Small businesses are at an increased risk of cyberattacks because they lack the robust security infrastructures employed by larger corporations. To protect your business and its precious data, you need to be aware of the threats facing small businesses and implement security measures to counteract them. Below, we list the most common threats facing SMBs and provide ways to mitigate those risks.
Cybersecurity Threats Facing Small Businesses
Cybercriminals are continually finding new ways to infiltrate networks by evolving common cybercrime techniques and adapting to new security measures. The list below is a selection of the most common threats facing small businesses.
According to the FBI's Internet Crime Complaint Center (IC3), phishing is the most commonly reported cybersecurity threat. Phishing scams use email, texts, or malicious websites to infect company devices—often taking the form of legitimate applications or company email templates. Messages encourage users to click on a link or open an attachment containing malicious code. Others ask you for sensitive information like network passwords or account credentials to gain access to invaluable company data.
Malware is a broad term that encompasses a wide variety of cyberattacks. Viruses and ransomware, for example, can be classified as malware. In a broader sense, malware refers to any malicious software designed to damage computers, servers, or networks. Malware is designed to give threat actors access to precious data and render infected devices useless, which can result in costly repairs and downtime for your business and its customers.
Ransomware is another common and lucrative cyberattack. Ransomware is typically delivered through phishing emails or software vulnerabilities, encrypting company data until the victim pays the ransom. Companies choosing not to pay the ransom may lose their data and experience serious downtime.
Businesses that pay the ransom may face the same data loss and downtime since there’s no guarantee the cybercriminal will do as they say. No matter which route you take, attackers can store, leak, or delete sensitive company data.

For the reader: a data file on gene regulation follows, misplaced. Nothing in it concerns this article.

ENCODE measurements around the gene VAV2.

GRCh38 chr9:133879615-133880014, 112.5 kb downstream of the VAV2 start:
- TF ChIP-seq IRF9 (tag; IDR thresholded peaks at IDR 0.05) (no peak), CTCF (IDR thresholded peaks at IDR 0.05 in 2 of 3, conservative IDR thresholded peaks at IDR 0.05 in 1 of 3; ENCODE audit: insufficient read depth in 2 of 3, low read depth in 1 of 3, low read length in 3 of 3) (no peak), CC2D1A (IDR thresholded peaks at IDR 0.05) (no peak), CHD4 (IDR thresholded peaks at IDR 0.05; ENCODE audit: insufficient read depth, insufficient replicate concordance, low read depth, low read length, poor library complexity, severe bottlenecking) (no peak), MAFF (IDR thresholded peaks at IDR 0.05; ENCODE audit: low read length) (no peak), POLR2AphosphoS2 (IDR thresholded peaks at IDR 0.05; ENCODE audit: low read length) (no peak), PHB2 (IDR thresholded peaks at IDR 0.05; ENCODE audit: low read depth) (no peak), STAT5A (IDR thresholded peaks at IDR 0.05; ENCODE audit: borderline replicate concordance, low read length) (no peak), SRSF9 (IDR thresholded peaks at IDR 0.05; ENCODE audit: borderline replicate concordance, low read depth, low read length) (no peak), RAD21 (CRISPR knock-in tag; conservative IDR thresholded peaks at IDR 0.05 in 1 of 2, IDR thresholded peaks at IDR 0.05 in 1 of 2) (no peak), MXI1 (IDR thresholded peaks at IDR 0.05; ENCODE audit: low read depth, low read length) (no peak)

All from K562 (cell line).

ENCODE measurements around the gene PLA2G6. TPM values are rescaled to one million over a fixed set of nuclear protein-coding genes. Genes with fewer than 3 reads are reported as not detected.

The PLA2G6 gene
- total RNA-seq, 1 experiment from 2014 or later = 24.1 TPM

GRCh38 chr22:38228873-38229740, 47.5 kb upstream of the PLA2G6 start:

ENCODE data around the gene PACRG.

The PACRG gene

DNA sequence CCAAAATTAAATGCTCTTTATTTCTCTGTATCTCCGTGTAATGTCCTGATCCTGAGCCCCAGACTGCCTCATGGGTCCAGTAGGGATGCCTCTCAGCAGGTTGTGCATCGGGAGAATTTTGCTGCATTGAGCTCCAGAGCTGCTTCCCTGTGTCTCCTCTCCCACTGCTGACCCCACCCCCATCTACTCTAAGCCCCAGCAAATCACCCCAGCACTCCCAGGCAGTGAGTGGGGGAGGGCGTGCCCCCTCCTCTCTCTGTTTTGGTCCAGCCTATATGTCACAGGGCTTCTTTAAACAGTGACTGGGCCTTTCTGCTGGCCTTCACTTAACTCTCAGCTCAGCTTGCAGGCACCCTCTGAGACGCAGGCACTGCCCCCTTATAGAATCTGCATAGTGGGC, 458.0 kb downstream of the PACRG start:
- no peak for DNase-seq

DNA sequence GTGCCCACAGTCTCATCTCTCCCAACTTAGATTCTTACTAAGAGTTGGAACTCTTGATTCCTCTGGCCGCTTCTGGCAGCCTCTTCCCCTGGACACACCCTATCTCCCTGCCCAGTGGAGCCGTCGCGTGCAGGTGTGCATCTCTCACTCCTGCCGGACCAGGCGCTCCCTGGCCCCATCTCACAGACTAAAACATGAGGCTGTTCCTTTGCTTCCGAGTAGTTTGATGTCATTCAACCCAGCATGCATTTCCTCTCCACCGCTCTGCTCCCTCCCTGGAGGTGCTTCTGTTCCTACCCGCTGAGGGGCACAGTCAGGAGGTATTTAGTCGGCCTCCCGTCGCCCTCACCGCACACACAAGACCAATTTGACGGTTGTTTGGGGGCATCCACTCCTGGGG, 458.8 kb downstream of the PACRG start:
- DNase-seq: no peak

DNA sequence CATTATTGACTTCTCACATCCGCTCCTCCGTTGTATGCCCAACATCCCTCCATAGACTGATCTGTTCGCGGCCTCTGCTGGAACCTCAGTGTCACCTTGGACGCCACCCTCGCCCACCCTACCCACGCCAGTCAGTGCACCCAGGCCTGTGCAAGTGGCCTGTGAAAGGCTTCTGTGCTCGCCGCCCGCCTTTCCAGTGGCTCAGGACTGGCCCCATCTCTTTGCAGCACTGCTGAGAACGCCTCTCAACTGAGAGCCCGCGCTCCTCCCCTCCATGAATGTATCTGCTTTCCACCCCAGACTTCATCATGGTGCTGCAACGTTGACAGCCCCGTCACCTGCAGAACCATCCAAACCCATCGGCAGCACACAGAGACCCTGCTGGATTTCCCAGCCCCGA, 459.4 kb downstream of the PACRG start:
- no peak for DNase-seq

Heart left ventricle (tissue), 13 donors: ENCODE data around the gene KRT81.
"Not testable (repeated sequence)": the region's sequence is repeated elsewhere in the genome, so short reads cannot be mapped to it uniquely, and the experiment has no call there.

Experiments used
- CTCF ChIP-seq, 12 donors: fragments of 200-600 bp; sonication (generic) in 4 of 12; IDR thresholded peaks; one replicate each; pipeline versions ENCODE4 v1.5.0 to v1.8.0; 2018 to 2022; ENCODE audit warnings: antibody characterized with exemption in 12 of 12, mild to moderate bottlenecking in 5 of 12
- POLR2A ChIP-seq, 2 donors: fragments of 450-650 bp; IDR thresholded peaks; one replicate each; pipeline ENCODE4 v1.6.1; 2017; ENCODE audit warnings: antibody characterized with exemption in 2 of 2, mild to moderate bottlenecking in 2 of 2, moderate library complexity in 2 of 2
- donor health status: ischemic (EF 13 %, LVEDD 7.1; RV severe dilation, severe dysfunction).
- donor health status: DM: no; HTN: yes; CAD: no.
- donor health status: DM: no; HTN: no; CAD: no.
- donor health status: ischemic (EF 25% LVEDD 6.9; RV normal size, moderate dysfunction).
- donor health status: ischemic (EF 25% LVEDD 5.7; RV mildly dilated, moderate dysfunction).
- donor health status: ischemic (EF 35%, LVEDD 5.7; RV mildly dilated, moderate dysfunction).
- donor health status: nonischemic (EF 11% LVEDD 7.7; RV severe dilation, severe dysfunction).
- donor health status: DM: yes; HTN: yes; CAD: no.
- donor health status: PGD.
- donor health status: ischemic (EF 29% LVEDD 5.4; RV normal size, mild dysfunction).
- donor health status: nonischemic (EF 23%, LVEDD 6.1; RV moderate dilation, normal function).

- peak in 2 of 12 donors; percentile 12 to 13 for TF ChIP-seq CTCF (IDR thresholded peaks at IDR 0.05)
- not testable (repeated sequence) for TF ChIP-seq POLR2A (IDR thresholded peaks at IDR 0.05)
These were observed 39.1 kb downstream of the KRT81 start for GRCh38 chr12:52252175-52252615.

Similar to the flu, computer viruses are harmful programs that require a host to spread. Computer viruses remain dormant until users open an infected program. Once activated, the virus can replicate and harm any device on the network, corrupting data and damaging hardware. Frequent crashes, pop-ups, slow performance, and suspicious programs on your device are potential symptoms of a virus.
Top 7 Cybersecurity Tips for Small Business Owners
Cybersecurity techniques range from developing a detailed strategy for all security risks to taking simple preemptive measures to fight against common threats. The best place to start for small businesses is to follow the cybersecurity tips below.
1. Train Employees
Establish practical security protocols for employees and explain the importance of following cybersecurity best practices. Teach employees how to prevent attacks by showing them what they look like and describing how they typically infiltrate network systems.
Security topics to discuss:
- Avoiding suspicious email attachments
- Showing what scams and attacks look like
- Identifying phishing emails
- Steering clear of suspicious downloads
- Protecting sensitive information
- Securing IoT devices
- Updating software
- Creating strong passwords
- Using VPNs while on public Wi-Fi
2. Keep Your Network Secure